The Lost Ski Areas

800x600px-LL-cf36c16a_DSCF4404800x600px-LL-dd1752d2_DSCF4395800x600px-LL-53de19e0_DSCF4407newaerialLaurel Mountain Ski Resort will be quiet this season  TribLIVE If you peruse the internet, and look up, you will find a site dedicated to the preservation of the memory of ski areas in New England that have been closed due to financial and weather related problems. There are many pictures of these “lost” little areas and the site has expanded from New England to New York State, New Jersey, Quebec, Alberta, Colorado, Washington, and Pennsylvania. The sweat equity of the founders of these areas and their passion for skiing was oftentimes not enough to overcome the financial pressures of taxes, electricity, diesel costs, maintenance of lifts and lodges, and payroll. I remember and have skied a lot of these little areas in my time and one of the most memorable was Laurel Mountain in Ligonier, Pa.

Laurel was founded in 1939 and opened to members of the Rolling Rock Club in 1940. The Mellon Family built a beautiful lodge which subsequently and tragically burned in later years. The area opened to the public in 1958 and eventually was turned over to the state in 1964. The Department of Natural Resources ran the area for a number of years until some private management firms tried their hand at running the resort. Weather and financial difficulties forced closings in many ski seasons and the last attempt was made by Seven Springs Resort in the 2004-2005 season. Unfortunately a warm winter accompanied by low skier visits forced the closing of Laurel Mountain up until the present day. There are rumors of re-opening but at this point- only rumors.

Laurel was always a mountain adventure to me. When I was a kid, I remember going up Route 30 and making the right onto Laurel Mountain Road. It was like entering a winter wonderland in a forest setting with snow covering the trees and forming a tunnel all the way back to the ski area. I was mesmerized as a kid with all the snow and the family atmosphere of picnic lunches in the lodge, hot chocolates on the deck, and the fun of being in the mountains in a non-commercialized environment. In college, I taught skiing there as part of the Ski Academy and became friends with many of the state employees who ran the area. The State ran a pretty spartan ship at the time but the trails that meandered in the wilds of the Pennsylvania forest on the Laurel Ridge were a scenic trip back in time. This was how skiing was supposed to be. Family oriented, small snowy area with local charm pervading the scene. The big draw was Upper and Lower Wildcat which was one of the steepest runs in Pennsylvania. At only 900 vertical feet, it still packed a whollop as a challenging run that you could ski all day and never be bored. Occasionally, you would take the surrounding trails for variety and make your way to the main chairlift that serviced the Wildcat slope. There were times when that chair stopped and if you were unfortunate enough to be at the bottom of the mountain, you either had patience and waited, or you began to walk up the trail to the top which was one heck of a workout.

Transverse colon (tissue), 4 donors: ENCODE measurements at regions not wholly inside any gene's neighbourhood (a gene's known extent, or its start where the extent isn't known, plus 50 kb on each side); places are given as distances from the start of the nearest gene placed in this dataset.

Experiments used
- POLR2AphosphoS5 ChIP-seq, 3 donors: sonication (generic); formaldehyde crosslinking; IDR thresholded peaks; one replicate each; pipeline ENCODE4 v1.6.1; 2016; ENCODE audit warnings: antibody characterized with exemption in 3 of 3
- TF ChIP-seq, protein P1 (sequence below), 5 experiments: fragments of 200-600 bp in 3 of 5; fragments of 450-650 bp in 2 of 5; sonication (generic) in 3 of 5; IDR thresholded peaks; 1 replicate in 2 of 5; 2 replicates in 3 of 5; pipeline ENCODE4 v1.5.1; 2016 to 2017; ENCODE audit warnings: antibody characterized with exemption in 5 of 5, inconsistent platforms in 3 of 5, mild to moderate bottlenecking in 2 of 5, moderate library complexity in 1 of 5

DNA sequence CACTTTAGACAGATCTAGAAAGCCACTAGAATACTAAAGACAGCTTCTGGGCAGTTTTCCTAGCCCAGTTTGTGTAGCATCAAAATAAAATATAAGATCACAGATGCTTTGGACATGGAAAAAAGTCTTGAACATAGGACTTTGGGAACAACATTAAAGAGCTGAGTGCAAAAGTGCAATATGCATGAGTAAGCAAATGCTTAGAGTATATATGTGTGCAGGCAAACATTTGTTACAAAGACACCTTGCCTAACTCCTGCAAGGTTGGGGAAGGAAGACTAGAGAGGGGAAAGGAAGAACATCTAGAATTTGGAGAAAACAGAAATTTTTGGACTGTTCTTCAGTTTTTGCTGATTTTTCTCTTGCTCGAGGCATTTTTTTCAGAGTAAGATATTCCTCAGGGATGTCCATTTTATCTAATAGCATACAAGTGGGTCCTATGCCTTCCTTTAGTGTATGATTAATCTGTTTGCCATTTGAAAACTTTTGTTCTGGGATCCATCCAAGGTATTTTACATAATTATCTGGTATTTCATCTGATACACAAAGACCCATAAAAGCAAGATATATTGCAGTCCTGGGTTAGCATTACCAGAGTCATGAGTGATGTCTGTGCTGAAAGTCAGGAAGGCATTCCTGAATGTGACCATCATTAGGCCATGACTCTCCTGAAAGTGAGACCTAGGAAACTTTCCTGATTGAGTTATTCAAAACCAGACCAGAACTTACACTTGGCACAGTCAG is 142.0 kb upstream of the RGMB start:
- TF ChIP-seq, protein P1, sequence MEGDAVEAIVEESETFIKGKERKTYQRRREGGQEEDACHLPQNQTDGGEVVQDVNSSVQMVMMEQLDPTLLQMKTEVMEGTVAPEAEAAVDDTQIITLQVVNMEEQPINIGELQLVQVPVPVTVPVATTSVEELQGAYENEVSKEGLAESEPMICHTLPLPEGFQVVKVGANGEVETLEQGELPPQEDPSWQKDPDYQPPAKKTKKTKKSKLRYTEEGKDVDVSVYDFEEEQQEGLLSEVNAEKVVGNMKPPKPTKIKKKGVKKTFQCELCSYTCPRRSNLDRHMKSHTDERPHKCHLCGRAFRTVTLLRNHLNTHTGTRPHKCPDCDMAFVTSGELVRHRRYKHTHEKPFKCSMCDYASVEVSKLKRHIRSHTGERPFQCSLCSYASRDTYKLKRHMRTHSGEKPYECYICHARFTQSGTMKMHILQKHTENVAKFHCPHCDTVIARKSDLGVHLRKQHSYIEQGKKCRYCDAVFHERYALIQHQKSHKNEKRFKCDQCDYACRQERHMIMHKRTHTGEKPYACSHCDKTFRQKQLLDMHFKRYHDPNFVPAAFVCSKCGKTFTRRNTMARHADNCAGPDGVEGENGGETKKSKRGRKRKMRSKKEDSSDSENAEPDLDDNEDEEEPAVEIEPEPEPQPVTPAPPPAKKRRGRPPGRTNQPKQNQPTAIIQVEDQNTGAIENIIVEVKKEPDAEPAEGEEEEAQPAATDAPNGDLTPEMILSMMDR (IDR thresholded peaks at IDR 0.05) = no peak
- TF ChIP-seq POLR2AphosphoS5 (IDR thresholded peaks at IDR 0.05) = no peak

When my son was first learning, I took him to Laurel frequently and made a day out of skiing the trails and then eating lunch and stopping at the Pie Shop in Laughlintown at the bottom of the mountain. Coupled with trips to Fort Ligonier, I had a captive audience with him as I explained the nuances of the French and Indian War which was fought in the very woods that we were skiing. As we ate our apple pies the conversations were either about his skiing progress for the day or the battle at the fort and how George Washington, and Generals Braddock and Forbes played a significant role for the British in the area. I often said that aside from skiing a great little mountain with my son, the better part of the day was the travel to and from Ligonier. It was good father and son time and I will never forget that opportunity that this lost ski area gave me as a father. Many picnic lunches were eaten by the McCloskeys at that lodge at the top of the mountain and the Midway Cabin with its hot chocolate and goodies from the Pie Shop oftentimes was the highlight of the ski day at Laurel Mountain. The snow, the views into the Laurel Valley, and the family atmosphere will never be forgotten.